I actually had the opposite problem today to the one I had yesterday: I couldn't find a place in the park that was warm enough for me to sit and read comfortably. I picked up an old copy of 'El Escritor Y Sus Fantasmas' by Ernesto Sábato, which is every bit as interesting as I thought it would be. Sábato, although he only actually wrote two novels, is widely regarded as one of Argentina's great writers (like he says himself: if Cervantes made history with just one book, why should other writers be expected to produce a constant stream of novels?). His thoughts regarding literature are, unsurprisingly, thought-provoking and entertaining.
As the cold wind prevented me from sitting in the park all day to read this book, I decided that the time was right to visit the Museo Xul Solar. Xul Solar was an exceptionally intelligent and creative man, highly erudite, a mystic, an inventor, a contemporary and friend of Macedonio, Borges et al., and one of the most important artists of his time. The museum is Solar's old home, and, apart from the terrible music that they choose to have playing in the gallery, it is a wonderful place to be. I stayed for two hours. I won't say any more about Solar here, as he deserves more thought and attention than I have so far devoted to him...
As mentioned in the last blog entry, tonight was the "Noche de los museos", when museums across the city would let us in for free. I wanted to start my night at the Museo Nacional de Bellas Artes, so I headed to Recoleta, which is a lovely, leafy part of town. I went there last Sunday, to visit the cemetery, but that was pretty much all I saw. There are some rather nice buildings in Recoleta, the Museo Nacional de Bellas Artes being one of them:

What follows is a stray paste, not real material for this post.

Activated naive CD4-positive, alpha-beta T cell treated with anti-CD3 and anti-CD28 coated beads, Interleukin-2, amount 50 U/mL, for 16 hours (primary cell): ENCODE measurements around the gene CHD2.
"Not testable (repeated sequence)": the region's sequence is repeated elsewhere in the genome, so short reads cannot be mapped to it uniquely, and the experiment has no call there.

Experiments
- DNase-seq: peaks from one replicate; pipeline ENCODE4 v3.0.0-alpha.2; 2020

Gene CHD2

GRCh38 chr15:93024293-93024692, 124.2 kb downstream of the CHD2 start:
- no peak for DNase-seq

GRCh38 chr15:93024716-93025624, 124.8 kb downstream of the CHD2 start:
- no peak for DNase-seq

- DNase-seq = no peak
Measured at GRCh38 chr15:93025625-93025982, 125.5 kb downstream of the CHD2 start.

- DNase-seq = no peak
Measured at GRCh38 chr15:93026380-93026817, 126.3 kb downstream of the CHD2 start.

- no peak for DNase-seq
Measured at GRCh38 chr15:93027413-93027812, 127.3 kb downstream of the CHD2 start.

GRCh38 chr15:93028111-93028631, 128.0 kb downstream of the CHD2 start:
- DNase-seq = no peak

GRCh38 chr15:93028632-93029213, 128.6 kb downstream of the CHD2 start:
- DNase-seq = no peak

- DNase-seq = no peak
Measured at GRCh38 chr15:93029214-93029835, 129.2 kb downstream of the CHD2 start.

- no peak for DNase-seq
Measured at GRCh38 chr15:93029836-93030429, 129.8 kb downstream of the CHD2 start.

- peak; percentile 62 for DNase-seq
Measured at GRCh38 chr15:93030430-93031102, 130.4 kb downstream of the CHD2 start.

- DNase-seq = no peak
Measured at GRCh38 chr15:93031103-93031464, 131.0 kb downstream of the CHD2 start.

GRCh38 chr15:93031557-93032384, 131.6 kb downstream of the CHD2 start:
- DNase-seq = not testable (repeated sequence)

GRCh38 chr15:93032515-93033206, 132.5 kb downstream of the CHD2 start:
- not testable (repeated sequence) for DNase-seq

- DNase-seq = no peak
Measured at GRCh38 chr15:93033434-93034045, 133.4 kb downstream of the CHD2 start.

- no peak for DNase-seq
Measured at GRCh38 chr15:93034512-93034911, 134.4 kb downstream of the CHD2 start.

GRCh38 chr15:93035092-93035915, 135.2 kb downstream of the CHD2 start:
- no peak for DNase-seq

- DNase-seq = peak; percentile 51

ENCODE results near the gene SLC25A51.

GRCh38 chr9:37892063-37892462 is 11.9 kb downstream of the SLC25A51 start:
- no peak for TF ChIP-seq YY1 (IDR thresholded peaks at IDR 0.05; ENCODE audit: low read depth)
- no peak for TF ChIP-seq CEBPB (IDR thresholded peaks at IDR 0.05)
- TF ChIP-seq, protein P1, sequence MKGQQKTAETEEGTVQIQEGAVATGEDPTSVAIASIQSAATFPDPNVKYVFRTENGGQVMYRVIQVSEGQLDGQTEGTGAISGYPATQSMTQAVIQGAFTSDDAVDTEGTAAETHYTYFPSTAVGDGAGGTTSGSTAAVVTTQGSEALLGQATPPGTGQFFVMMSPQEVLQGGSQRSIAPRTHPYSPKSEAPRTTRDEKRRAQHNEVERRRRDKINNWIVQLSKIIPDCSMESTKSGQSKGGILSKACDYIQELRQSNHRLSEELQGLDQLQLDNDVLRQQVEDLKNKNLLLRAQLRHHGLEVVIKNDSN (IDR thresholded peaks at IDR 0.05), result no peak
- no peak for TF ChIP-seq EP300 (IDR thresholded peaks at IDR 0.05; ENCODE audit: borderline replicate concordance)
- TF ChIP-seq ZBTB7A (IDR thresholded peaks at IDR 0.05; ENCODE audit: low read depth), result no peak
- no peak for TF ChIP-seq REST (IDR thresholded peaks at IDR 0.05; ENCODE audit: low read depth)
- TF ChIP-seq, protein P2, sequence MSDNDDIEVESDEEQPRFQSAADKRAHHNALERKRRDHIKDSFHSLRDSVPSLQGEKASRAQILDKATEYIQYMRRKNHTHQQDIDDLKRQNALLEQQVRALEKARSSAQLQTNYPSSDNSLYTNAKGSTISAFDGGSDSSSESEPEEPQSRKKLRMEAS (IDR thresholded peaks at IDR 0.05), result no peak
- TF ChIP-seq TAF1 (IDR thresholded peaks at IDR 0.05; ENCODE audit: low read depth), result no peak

But, really, the building that really amazed me was the Faculty of Law and Social Sciences. It's HUGE:
I had some time to kill before the museum would open its doors for free, so I wandered around and enjoyed the scenery. Really, this was the most enjoyable part of my time in Recoleta... As I'd expected, the "Noche de los Museos" meant that the museums would be absolutely rammed full of people. Going to a nightclub that's heaving can be a lot of fun. But when I go to look at art in a gallery, I need space and time. Free entry and the resulting big crowds are what keep me from the Tate Modern in London. Sure enough, when I got into the Museo Nacional de Bellas Artes, I found myself in a chaotic place that wasn't conducive to art appreciation in the slightest. Near the entrance, there was a fantastic painting by Juan Jose Cambre: "Autoretrato de Jack Kerouac". I could've stood and admired this piece for quite some time, but at first my view was obscured by a guy who'd decided to stand right in front of it while he read his guidebook (I'm not sure he even noticed the painting). That was pretty much the story of the whole gallery. In another room, a young couple made out in front of a Kandinsky (and, no, I don't think they were inspired by the painting). Elsewhere, people were running around, pointing at the names of paintings triumphantly before moving on to the next one. I was surrounded by tick-box tourists...
There are a few rooms in the museum that display the kind of art I find appealing. The largest of these rooms had some wonderfully large pieces, like "Retrato imaginario de Brigitte Bardot" by Antonio Saura, and an untitled piece by Manuel Viola. Before I had a chance to enjoy what was on display, a guide put her stool down in one of the corners and ushered all of the children to come and listen to her. The room was now full of children and their parents, with no space to see the actual work. Some of the parents were coming close to stepping back into the paintings.
On the upside, at least I know what's on offer, should I decide to go back on a quiet day. I went to retrieve my bag from the cloakroom. As a rule, you have to put your bag in the cloakroom before going around the gallery. But the place was too full. The girls running the cloakroom had run out of space, and patience. While security was telling people to leave their bags in the cloakroom, the cloakroom was telling people to just carry their bags around the gallery. I got my bag and just left the chaos.
I couldn't face the same affair at the Biblioteca Nacional, so I ditched my plan for the evening and hailed a cab to take me home quickly. Still, I'll leave you with one of the sculptures to be found in the area, the crazy 'Floralis Generica':